Posted on Monday, June 25th, 2012 at 9:40 am
I recently wrote about Google’s fleet of robotic cars and the Nevada legislation that now allows them to obtain special driving permits. Now that these robotic cars are on the road, several interesting legal questions have emerged. John Markhoff began exploring these questions in his article in the New York Times.
“But the advent of autonomus vehicles poses plenty of legal questions, the Google researchers acknowledge. Under current law, a human must be in control of a car at all times, but what does that mean if a human is not really paying attention as a car crosses through a school zone, figuring that the robot is driving more safely than he would?,” wrote Markhoff.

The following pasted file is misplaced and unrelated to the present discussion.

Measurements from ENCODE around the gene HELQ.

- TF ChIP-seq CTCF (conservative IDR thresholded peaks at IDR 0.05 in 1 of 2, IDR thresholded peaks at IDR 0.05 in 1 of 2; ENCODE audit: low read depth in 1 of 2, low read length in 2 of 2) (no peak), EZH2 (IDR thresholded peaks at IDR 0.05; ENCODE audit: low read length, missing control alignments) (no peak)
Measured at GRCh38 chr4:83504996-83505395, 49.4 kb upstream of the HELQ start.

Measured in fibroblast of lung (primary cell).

“And in the event of an accident who would be liable – a person behind the wheel or the maker of the software?”
According to Mr. Markoff, Google claims they carefully examined California’s motor vehicle regulations and determined that because the human driver in the test car can override any error, the experimental cars are legal. Mr. Bernard Lu Sr., a senior staff attorney with the California Department of Motor Vehicles agrees Google’s determination.
All of this has me wondering, where do you get insurance for a robotic car? Let’s hope that Google’s success continues and none of their self-driving cars are involved in any collisions. If they are, it might be left up to an injured accident victim to sort out whether or not the experimental Google cars are properly insured.
Click here to read the full article by John Markoff.